WHAT IS IT?
It is an ambitious project of the Narendra Modi-led NDA government at the Centre, which aims to redevelop a 3.2-km stretch called the Central Vista that lies at the heart of Lutyens Delhi built by the Britishers in the 1930s. The project involves demolishing and rebuilding several government buildings, including iconic landmarks, and constructing a new Parliament at a total cost of Rs 20,000 crore. In 2019, the central government announced the redevelopment project to give a new identity to the ‘power corridor’ of India.
The plan envisages the construction of a new parliament, prime minister and vice-president’s residences along with 10 building blocks that will accommodate all government ministries and departments. The project, which is estimated to be completed by 2024, is being executed by the Union Ministry of Housing and Urban Affairs.
WHY DO WE NEED A NEW PARLIAMENT ?
The most significant aspect of the project is the construction of a new parliament building. There are several reasons for needing a new building to house the two houses of the parliament. The most important one is, the impending expansion of the size of the parliament. Due to the increased population, which have almost quadrupled since independence, there is a need to increase the number of Lok Sabha constituencies through delimitation.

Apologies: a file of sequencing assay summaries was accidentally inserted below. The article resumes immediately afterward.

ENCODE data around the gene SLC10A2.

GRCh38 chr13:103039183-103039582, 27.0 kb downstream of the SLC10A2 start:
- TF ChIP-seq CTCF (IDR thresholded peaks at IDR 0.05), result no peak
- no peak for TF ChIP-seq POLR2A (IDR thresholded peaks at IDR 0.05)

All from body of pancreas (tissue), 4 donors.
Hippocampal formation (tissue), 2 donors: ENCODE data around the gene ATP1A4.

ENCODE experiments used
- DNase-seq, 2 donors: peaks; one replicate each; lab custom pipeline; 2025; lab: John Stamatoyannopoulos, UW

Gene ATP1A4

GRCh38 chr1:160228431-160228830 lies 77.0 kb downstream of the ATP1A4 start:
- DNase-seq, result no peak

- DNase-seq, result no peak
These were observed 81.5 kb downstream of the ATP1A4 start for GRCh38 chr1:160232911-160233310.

According to the original plan, although the number of Lok Sabha members remain constant, the number of MPs in states were to be changed every 10 years to reflect the population change. This change was to ensure that every MP will represent an equal number of citizens. But when the govt of India adopted a policy of population control in the 1970s, it posed a problem. If the number of seats was to be re-allocated to states according to population, states that failed to control population growth would be rewarded with more seats, while states that were successful in population control programs would be punished with lesser seats. This had also led to a North-South conflict, as Southern states were more successful in controlling population compared to Northern states.